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Dollar rises as 'Phase One' U.S.-China trade deal remains elusive

By Saqib Iqbal Ahmed

NEW YORK (Reuters) - The dollar edged higher on Wednesday on news that a "phase one" U.S.-China trade deal may not be completed this year, raising the prospect of another hike in tariffs and spurring safe-haven demand.

Reuters reported on Wednesday that the completion of a "phase one" U.S.-China trade deal could slide into next year, citing trade experts and people close to the White House, as Beijing presses for more extensive tariff rollbacks and the Trump administration counters with heightened demands of its own.

The United States would raise tariffs on Chinese imports if no deal is reached with Beijing to end a trade war, President Donald Trump said on Tuesday, threatening an escalation of the spat that has damaged economic growth worldwide.

The mood in markets was further soured after the U.S. Senate angered China by passing a bill requiring annual certification of Hong Kong's autonomy and warning Beijing against suppressing protesters. China demanded the United States stop interfering in its internal affairs and said it would retaliate.

The dollar index <.DXY>, which measures the dollar against six major currencies, was up 0.1% at 97.949. The index rose as high as 98.038 earlier.

"It is the same theme that is coming back today, which is essentially the trade tensions between the U.S. and China," said Minh Trang, senior FX trader at Silicon Valley Bank. "There is a little bit stronger rhetoric today and it is kind of pushing the market into a more of a risk-off zone."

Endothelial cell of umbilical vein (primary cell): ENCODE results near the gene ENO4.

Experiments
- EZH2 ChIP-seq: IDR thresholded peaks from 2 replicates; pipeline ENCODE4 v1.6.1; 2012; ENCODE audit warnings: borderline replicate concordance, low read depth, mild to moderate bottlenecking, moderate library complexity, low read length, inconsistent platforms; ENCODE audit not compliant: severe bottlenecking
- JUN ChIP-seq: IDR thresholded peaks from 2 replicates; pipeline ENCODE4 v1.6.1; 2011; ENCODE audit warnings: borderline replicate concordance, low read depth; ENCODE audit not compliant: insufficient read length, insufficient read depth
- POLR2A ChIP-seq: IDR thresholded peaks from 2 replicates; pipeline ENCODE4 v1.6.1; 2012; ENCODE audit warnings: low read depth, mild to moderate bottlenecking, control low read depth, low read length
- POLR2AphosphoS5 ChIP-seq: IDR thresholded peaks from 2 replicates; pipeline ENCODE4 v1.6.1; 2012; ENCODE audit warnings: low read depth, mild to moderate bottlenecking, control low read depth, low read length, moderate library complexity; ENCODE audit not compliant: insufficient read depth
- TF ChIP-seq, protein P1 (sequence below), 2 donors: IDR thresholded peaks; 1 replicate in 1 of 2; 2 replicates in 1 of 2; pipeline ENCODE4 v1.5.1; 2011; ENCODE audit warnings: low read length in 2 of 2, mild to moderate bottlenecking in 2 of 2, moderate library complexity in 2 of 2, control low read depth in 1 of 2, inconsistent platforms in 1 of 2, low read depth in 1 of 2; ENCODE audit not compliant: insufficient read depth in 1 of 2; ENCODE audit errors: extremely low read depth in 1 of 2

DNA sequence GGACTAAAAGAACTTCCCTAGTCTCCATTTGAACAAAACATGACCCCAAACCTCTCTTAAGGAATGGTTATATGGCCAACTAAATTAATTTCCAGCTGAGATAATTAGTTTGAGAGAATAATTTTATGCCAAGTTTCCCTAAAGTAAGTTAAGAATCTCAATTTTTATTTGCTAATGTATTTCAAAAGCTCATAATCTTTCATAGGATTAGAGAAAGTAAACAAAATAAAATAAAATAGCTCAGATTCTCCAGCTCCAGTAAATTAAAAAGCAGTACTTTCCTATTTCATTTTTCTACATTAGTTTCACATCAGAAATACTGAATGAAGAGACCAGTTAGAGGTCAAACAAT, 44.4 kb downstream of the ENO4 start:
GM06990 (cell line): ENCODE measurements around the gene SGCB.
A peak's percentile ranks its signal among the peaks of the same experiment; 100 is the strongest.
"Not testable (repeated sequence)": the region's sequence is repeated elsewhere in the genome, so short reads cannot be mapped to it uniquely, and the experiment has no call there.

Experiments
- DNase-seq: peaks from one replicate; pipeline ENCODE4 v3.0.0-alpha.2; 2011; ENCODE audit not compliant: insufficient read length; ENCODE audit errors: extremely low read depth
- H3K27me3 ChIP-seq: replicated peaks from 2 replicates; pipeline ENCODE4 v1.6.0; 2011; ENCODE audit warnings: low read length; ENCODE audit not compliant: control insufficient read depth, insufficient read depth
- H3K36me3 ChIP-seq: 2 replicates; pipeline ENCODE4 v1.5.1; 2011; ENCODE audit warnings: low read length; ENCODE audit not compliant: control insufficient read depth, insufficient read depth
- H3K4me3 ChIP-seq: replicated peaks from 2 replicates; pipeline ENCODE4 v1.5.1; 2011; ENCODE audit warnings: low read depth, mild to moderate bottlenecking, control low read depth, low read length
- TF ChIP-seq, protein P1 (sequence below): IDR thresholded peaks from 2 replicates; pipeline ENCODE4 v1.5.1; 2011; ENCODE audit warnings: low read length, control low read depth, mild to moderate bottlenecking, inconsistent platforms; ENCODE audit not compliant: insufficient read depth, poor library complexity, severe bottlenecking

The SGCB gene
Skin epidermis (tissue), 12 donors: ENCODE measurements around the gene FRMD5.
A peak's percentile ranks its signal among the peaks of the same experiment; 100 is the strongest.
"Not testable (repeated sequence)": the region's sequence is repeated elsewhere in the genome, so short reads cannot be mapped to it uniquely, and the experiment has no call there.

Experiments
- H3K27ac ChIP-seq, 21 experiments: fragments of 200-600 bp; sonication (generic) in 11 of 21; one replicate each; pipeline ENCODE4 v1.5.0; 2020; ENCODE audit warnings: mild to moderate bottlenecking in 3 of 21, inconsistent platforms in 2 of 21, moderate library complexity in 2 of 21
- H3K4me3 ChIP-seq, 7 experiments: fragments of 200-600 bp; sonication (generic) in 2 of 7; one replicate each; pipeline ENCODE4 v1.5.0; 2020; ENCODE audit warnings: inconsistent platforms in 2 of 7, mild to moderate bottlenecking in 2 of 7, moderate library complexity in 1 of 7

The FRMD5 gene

Increased trade tensions between Washington and Beijing have generally been supportive of the dollar as investors view the United States to be in better shape than other economies to weather a trade war.

On Wednesday, trade-exposed currencies weakened, with the Australian dollar down 0.44% versus the U.S. dollar .

Minutes of the U.S. Federal Reserve's last policy meeting, released on Wednesday, showed an increasingly divided central bank and offered little in the way of clues to the future path of U.S. interest rates.

"After three consecutive rate reductions, the mid-cycle adjustment is over," Bob Miller, BlackRock’s head of Americas Fundamental Fixed Income, said in a note.

"Beyond that, without the added detail that comes with the quarterly meetings containing the Summary of Economic Projections, and with Chair Powell’s testimony before Congress last week somewhat superseding the messaging, the new information contained in these minutes was limited," Miller said, referring to Fed Chairman Jerome Powell.

Sterling slipped 0.03%, dented by Labour leader Jeremy Corbyn's better-than-expected showing in a pre-election TV debate versus Prime Minister Boris Johnson, who is perceived by markets as more business-friendly.

Graphic: G7 implied volatility,

Graphic: World FX rates in 2019,

(Reporting by Saqib Iqbal Ahmed; Editing by Marguerita Choy and Leslie Adler)

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